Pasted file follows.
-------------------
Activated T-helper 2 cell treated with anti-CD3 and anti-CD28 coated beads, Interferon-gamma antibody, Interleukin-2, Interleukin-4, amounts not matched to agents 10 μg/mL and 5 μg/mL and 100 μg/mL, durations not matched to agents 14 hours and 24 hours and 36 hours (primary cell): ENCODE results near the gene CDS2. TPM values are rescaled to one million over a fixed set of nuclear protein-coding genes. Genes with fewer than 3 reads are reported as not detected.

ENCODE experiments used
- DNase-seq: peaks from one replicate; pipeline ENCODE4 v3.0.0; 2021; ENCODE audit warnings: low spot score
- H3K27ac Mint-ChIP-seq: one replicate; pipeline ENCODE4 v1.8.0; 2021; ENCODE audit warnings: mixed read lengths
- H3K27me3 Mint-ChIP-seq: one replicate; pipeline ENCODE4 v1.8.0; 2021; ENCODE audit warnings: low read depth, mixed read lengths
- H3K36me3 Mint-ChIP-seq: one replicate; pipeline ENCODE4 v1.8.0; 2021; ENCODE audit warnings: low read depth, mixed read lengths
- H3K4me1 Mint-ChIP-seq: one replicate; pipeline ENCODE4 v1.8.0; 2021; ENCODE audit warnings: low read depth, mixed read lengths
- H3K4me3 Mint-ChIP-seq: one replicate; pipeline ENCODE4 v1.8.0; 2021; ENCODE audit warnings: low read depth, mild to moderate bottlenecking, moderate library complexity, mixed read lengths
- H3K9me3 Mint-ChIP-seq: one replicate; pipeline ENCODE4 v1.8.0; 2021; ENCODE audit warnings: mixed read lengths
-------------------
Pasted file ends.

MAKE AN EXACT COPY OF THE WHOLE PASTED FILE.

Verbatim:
Activated T-helper 2 cell treated with anti-CD3 and anti-CD28 coated beads, Interferon-gamma antibody, Interleukin-2, Interleukin-4, amounts not matched to agents 10 μg/mL and 5 μg/mL and 100 μg/mL, durations not matched to agents 14 hours and 24 hours and 36 hours (primary cell): ENCODE results near the gene CDS2. TPM values are rescaled to one million over a fixed set of nuclear protein-coding genes. Genes with fewer than 3 reads are reported as not detected.

ENCODE experiments used
- DNase-seq: peaks from one replicate; pipeline ENCODE4 v3.0.0; 2021; ENCODE audit warnings: low spot score
- H3K27ac Mint-ChIP-seq: one replicate; pipeline ENCODE4 v1.8.0; 2021; ENCODE audit warnings: mixed read lengths
- H3K27me3 Mint-ChIP-seq: one replicate; pipeline ENCODE4 v1.8.0; 2021; ENCODE audit warnings: low read depth, mixed read lengths
- H3K36me3 Mint-ChIP-seq: one replicate; pipeline ENCODE4 v1.8.0; 2021; ENCODE audit warnings: low read depth, mixed read lengths
- H3K4me1 Mint-ChIP-seq: one replicate; pipeline ENCODE4 v1.8.0; 2021; ENCODE audit warnings: low read depth, mixed read lengths
- H3K4me3 Mint-ChIP-seq: one replicate; pipeline ENCODE4 v1.8.0; 2021; ENCODE audit warnings: low read depth, mild to moderate bottlenecking, moderate library complexity, mixed read lengths
- H3K9me3 Mint-ChIP-seq: one replicate; pipeline ENCODE4 v1.8.0; 2021; ENCODE audit warnings: mixed read lengths